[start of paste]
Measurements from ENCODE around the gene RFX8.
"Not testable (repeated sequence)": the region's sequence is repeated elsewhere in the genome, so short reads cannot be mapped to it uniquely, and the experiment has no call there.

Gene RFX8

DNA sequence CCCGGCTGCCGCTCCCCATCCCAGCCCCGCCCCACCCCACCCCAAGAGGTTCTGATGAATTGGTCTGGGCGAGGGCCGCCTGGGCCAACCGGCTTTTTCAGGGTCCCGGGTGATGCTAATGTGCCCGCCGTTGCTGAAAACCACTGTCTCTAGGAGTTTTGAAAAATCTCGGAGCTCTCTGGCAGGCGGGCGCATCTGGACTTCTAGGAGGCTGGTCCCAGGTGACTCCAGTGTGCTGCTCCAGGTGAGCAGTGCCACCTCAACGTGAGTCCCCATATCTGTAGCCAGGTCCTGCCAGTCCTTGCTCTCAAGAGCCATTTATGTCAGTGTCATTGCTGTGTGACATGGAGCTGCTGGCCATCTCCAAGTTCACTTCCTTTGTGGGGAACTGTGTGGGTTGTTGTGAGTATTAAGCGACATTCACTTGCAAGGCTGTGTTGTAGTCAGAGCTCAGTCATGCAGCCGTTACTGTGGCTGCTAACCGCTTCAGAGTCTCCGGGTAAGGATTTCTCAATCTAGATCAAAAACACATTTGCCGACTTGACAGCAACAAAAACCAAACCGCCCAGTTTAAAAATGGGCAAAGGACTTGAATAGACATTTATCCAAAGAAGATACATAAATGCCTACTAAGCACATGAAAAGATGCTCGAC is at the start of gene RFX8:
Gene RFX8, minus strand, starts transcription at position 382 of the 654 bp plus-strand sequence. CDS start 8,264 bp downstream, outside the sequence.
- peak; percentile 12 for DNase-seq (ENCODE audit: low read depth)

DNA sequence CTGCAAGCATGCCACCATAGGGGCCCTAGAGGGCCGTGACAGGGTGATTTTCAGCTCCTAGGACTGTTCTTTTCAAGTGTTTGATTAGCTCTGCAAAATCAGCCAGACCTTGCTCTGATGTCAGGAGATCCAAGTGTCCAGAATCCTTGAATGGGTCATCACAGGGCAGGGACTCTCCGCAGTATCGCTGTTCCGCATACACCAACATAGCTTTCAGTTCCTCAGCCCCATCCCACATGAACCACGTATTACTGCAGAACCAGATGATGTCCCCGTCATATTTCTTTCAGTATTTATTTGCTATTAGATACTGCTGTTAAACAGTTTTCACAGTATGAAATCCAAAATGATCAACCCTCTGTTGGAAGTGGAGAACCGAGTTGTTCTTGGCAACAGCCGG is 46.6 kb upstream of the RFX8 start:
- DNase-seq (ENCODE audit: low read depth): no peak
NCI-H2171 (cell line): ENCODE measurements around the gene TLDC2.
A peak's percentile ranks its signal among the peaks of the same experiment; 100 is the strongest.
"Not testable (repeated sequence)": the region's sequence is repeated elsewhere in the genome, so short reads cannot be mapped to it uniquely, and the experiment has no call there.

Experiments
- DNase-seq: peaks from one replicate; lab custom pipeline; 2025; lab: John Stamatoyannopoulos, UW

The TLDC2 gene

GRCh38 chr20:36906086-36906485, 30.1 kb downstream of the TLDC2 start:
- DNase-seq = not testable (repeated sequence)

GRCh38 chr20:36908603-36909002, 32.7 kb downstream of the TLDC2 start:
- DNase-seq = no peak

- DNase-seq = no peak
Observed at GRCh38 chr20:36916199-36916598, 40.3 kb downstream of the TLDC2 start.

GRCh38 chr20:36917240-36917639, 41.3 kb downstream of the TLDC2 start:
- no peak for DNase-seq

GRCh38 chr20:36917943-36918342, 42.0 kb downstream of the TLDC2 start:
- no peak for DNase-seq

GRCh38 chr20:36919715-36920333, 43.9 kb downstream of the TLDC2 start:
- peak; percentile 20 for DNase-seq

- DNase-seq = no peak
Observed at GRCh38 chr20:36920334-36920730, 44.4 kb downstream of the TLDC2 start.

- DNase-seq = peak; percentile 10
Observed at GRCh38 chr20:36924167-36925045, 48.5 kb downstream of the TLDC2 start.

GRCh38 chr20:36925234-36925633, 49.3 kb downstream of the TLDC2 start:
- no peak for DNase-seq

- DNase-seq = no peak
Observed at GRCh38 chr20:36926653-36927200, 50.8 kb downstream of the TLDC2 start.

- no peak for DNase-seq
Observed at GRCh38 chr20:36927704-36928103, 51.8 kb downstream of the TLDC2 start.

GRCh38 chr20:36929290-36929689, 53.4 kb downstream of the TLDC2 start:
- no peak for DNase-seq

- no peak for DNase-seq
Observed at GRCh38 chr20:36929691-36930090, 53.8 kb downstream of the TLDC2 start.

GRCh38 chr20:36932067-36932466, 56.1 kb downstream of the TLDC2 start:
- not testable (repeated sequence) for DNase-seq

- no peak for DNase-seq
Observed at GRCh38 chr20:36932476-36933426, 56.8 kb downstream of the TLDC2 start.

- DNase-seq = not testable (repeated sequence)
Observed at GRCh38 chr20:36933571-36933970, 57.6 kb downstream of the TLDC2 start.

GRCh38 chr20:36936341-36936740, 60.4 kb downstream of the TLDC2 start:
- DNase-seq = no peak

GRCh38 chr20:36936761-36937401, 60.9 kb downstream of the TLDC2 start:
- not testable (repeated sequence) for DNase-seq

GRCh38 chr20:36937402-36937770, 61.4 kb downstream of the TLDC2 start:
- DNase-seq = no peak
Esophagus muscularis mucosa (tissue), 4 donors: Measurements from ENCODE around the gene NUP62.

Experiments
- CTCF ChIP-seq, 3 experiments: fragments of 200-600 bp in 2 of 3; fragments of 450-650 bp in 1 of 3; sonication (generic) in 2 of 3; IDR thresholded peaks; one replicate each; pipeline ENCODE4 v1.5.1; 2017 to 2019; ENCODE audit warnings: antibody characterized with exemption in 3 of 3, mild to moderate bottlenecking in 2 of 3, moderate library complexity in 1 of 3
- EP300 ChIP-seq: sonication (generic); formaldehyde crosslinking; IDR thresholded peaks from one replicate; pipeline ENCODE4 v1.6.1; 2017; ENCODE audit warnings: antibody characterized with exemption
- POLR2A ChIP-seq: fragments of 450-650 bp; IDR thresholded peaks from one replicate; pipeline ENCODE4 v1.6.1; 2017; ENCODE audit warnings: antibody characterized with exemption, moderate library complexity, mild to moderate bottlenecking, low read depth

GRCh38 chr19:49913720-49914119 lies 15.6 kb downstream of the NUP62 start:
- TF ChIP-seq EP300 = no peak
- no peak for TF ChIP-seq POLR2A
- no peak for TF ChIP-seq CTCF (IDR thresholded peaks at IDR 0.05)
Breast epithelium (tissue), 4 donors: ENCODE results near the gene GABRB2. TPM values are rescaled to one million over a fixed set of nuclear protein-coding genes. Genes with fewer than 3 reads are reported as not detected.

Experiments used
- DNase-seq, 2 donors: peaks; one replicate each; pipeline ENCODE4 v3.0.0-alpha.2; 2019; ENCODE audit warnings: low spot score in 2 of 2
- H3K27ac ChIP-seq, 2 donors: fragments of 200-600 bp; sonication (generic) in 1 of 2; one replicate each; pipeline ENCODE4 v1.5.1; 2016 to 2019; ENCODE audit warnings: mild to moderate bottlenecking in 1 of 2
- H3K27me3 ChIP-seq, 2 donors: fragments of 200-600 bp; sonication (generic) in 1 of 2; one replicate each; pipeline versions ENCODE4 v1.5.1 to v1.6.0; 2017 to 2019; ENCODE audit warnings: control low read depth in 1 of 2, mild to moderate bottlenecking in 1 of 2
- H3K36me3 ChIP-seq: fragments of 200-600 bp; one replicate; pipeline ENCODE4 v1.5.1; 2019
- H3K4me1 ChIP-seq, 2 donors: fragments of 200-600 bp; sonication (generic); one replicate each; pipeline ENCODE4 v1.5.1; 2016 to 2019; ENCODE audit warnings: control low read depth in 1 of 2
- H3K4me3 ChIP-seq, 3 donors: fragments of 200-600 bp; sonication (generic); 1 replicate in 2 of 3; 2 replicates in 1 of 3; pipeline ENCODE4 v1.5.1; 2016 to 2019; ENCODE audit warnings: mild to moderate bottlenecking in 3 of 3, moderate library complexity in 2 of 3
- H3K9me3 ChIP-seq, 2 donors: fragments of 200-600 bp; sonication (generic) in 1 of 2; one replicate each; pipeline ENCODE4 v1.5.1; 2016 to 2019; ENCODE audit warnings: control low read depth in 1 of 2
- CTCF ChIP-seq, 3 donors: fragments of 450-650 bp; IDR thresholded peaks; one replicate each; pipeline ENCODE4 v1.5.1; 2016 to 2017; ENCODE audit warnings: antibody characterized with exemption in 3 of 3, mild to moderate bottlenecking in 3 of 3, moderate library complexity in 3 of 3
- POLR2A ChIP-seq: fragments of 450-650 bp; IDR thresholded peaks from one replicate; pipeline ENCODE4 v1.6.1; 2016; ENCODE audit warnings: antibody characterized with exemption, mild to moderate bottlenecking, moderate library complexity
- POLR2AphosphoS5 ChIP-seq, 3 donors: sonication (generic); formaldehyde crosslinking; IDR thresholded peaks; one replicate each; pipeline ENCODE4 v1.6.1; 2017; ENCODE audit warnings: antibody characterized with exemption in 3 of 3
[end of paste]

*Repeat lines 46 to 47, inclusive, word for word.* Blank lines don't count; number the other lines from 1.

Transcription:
Observed at GRCh38 chr20:36933571-36933970, 57.6 kb downstream of the TLDC2 start.

GRCh38 chr20:36936341-36936740, 60.4 kb downstream of the TLDC2 start: